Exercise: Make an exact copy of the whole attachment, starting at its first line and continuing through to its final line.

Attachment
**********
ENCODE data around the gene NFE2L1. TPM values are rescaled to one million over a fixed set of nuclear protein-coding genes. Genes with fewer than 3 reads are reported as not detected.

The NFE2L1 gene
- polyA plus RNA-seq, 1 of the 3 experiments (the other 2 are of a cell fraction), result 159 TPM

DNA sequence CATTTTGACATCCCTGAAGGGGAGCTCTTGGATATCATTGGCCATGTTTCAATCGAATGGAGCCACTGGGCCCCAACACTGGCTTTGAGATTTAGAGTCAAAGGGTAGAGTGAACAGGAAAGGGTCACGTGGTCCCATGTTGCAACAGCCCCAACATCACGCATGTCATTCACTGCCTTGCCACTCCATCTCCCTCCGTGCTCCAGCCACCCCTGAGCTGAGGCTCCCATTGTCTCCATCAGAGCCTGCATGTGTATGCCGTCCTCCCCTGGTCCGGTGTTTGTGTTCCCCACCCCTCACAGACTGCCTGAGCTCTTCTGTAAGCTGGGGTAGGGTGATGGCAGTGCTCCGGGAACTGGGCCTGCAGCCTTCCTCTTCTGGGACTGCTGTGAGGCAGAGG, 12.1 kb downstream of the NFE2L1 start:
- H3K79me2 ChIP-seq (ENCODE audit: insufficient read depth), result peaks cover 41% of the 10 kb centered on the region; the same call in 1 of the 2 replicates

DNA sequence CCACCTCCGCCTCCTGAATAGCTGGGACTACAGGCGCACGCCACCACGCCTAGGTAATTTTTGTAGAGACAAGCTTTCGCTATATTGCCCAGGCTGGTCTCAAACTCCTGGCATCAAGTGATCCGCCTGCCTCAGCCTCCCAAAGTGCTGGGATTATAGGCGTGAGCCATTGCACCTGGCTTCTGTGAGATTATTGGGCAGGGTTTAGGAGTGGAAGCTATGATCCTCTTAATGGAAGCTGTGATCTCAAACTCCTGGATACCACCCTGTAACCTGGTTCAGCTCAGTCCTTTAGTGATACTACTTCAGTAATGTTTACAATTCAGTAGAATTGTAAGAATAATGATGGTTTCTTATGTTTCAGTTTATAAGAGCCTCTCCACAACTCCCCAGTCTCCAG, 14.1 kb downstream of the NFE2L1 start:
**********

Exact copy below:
ENCODE data around the gene NFE2L1. TPM values are rescaled to one million over a fixed set of nuclear protein-coding genes. Genes with fewer than 3 reads are reported as not detected.

The NFE2L1 gene
- polyA plus RNA-seq, 1 of the 3 experiments (the other 2 are of a cell fraction), result 159 TPM

DNA sequence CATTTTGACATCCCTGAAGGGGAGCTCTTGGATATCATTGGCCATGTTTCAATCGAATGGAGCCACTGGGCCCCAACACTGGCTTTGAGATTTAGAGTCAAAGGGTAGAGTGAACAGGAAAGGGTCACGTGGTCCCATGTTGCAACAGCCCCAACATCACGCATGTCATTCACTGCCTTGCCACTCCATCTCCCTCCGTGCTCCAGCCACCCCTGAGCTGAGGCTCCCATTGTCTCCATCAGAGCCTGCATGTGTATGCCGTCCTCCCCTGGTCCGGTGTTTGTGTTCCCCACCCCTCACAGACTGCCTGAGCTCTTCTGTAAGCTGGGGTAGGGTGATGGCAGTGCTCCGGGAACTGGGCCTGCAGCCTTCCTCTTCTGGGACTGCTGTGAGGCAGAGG, 12.1 kb downstream of the NFE2L1 start:
- H3K79me2 ChIP-seq (ENCODE audit: insufficient read depth), result peaks cover 41% of the 10 kb centered on the region; the same call in 1 of the 2 replicates

DNA sequence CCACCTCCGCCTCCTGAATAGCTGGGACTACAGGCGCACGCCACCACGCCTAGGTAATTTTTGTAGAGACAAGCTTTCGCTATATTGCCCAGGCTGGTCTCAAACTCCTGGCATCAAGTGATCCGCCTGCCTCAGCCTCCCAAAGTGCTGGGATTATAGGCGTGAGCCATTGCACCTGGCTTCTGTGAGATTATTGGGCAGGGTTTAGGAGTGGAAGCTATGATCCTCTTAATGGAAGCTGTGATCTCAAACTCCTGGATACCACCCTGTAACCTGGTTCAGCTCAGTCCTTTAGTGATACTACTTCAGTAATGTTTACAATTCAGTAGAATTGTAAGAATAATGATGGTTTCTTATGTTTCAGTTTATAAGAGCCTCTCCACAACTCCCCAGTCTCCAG, 14.1 kb downstream of the NFE2L1 start: